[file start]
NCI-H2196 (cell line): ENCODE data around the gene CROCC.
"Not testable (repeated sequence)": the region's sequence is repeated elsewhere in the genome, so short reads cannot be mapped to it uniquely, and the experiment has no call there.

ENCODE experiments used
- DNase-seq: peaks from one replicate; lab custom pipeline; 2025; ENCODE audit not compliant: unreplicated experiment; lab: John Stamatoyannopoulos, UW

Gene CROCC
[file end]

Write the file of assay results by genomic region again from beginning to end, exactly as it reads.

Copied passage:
NCI-H2196 (cell line): ENCODE data around the gene CROCC.
"Not testable (repeated sequence)": the region's sequence is repeated elsewhere in the genome, so short reads cannot be mapped to it uniquely, and the experiment has no call there.

ENCODE experiments used
- DNase-seq: peaks from one replicate; lab custom pipeline; 2025; ENCODE audit not compliant: unreplicated experiment; lab: John Stamatoyannopoulos, UW

Gene CROCC